A conversation with Anthony Marra, the 2014 Anisfield-Wolf Book Award for Fiction winner for A Constellation of Vital Phenomena, opens the fall programming of Case Western Reserve University's Baker-Nord Center for the Humanities.
The hour-long free and public event begins at 4:30 p.m. Wednesday, Sept. 10, in Clark Hall, room 309, 11130 Bellflower Rd., Cleveland.
Set in war-torn Chechnya in 2004, Marra’s story is about the survival of a young girl, Havaa, whose father is kidnapped at night and taken to an unknown location by Russian soldiers. Fearing he has died, Havaa is rescued and taken to the only place a friend of her father’s thinks is safe for the child—a hospital.
As the story dramatically weaves in and out of the past, revealing the lives of the various characters, Marra recreates the struggles for survival that Chechnya’s people face daily.
"Mr. Marra’s novel can be sickening reading," writes Dwight Garner in a New York Times review of the book. "Russian forces have frequently abducted and tortured anyone suspected of aiding Chechen separatists."
Garner also describes Marra: "At heart he’s a satirist, a lover not a fighter," who reminds him of Joseph Heller, author of Catch-22.
Marra’s novel, which began as a short story, is being translated into more than a dozen languages. The author has an MFA from the Iowa Writers’ Workshop and is a Jones Lecturer in Fiction at Stanford University.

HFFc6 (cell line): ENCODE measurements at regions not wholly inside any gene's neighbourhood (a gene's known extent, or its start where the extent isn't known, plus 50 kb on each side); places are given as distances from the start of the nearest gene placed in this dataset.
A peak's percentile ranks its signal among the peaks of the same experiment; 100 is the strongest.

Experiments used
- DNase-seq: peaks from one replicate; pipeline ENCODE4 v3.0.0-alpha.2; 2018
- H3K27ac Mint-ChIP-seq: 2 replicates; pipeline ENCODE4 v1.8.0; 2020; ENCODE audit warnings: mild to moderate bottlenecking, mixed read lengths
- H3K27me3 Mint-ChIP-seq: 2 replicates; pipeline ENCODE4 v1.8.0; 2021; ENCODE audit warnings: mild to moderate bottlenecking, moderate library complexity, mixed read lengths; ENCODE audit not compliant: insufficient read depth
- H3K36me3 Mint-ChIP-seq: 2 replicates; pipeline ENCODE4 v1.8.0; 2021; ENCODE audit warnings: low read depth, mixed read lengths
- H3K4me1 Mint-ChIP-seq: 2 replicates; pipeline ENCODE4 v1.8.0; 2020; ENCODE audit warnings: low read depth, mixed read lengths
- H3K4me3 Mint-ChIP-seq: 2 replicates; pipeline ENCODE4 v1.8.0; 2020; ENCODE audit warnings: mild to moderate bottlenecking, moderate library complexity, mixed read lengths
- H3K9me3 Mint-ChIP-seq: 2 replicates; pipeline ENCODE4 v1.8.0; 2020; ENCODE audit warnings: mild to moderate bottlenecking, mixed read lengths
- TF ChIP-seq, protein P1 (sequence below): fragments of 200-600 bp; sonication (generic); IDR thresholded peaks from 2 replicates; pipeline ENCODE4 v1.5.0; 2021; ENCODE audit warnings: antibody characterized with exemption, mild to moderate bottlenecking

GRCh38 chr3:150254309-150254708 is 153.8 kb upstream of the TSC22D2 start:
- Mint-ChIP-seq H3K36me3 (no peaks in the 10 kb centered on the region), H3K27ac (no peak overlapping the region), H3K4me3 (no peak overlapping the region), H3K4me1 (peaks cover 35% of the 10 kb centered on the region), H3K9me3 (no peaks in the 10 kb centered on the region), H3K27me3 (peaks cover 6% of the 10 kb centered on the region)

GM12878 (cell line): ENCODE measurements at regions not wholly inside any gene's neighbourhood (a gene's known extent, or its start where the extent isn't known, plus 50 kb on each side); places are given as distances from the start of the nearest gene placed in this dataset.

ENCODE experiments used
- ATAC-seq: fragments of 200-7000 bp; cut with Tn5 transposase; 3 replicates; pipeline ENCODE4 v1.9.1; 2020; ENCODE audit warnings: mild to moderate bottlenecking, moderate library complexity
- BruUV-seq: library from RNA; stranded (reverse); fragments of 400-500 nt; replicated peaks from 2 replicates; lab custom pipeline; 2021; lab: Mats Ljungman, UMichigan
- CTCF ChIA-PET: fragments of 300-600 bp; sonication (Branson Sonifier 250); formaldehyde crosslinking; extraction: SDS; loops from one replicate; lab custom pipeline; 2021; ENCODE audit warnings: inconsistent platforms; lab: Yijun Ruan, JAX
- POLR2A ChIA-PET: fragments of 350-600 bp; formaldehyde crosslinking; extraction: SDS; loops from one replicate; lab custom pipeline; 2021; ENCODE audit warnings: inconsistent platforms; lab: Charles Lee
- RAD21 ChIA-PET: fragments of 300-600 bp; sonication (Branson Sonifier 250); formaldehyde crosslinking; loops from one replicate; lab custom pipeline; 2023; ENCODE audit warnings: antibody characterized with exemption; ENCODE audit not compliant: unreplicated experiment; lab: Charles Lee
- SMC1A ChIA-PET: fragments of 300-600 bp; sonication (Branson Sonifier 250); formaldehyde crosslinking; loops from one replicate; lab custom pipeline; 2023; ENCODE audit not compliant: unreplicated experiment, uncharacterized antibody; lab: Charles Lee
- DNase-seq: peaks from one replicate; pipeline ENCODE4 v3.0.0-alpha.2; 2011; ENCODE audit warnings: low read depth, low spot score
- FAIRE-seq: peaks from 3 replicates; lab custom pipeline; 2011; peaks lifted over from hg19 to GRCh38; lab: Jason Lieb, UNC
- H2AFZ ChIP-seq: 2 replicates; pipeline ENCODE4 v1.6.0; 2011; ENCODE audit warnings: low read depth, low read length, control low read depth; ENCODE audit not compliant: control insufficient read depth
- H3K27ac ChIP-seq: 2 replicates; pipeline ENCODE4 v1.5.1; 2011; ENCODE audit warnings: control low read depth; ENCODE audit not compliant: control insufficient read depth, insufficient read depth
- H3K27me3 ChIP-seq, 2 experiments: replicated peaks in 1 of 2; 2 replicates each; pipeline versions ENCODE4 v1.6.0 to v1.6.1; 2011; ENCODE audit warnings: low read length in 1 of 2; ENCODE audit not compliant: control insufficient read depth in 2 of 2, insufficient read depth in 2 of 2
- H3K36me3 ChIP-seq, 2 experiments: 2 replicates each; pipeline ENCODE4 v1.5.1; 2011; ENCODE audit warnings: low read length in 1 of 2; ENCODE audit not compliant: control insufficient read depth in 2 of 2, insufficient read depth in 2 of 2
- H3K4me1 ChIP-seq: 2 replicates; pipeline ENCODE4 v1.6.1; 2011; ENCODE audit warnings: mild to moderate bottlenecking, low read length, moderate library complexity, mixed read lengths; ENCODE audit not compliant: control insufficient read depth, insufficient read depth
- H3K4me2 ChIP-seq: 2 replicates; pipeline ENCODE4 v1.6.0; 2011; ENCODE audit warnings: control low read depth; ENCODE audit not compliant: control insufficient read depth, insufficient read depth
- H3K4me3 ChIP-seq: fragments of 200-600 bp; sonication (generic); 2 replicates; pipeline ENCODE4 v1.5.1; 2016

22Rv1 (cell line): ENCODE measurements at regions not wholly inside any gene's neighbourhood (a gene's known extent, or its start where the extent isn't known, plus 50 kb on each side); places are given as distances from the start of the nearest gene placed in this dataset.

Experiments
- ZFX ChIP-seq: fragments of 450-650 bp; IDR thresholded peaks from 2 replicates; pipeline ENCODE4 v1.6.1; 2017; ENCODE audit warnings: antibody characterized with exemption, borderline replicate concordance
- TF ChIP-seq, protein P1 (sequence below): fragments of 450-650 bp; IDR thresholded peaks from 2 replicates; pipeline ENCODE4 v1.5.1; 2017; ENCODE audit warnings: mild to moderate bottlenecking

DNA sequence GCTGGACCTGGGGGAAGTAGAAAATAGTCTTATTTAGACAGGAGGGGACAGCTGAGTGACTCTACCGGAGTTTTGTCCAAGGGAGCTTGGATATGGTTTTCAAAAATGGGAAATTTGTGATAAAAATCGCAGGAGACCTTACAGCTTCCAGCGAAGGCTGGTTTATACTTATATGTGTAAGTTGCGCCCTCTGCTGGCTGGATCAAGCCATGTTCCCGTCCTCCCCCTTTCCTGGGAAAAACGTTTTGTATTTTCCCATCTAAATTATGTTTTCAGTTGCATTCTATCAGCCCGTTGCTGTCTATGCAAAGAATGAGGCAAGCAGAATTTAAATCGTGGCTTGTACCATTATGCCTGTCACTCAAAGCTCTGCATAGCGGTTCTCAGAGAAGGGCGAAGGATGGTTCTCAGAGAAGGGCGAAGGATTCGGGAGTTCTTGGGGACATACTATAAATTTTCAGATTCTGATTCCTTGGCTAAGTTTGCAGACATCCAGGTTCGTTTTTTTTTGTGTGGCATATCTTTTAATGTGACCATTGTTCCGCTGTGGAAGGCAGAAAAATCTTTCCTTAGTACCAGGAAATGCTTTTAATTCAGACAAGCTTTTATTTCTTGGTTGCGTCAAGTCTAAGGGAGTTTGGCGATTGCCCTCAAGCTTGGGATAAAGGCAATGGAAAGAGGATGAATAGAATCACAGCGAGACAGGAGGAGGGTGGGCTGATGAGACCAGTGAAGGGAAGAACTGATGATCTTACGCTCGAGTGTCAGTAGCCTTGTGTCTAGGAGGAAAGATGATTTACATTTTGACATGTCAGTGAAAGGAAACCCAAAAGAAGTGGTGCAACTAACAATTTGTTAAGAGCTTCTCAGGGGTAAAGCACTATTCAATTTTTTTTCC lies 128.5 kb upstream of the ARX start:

In addition to winning the Anisfield-Wolf Book Award, Marra also has earned recognition of a Whiting Award, a Pushcart Prize, The Atlantic’s Student Writing Contest and the Narrative Prize. His work has appeared in Best American Non-Required Reading 2012.
Screening of The Square
Baker-Nord’s event calendar also features a screening of The Square (2013), an Oscar nominee for "Best Documentary." The film takes the viewer into the emotional heart of the Egyptian Revolution, offering an account of young people struggling to create a society with a conscience and who are caught in a turmoil of forces. Pete Moore, CWRU associate professor of political science and a specialist in the politics of the Middle East, will introduce the free and public showing of the film at 6 p.m. Monday, Sept. 22, in the Wolstein Building Auditorium, 2103 Cornell Rd., Cleveland.
Seating is limited, and reservations are recommended for both events. Visit http://humanities.case.edu/ or contact Maggie Kaminiski at the center by calling 216.368.2242 or emailing firstname.lastname@example.org.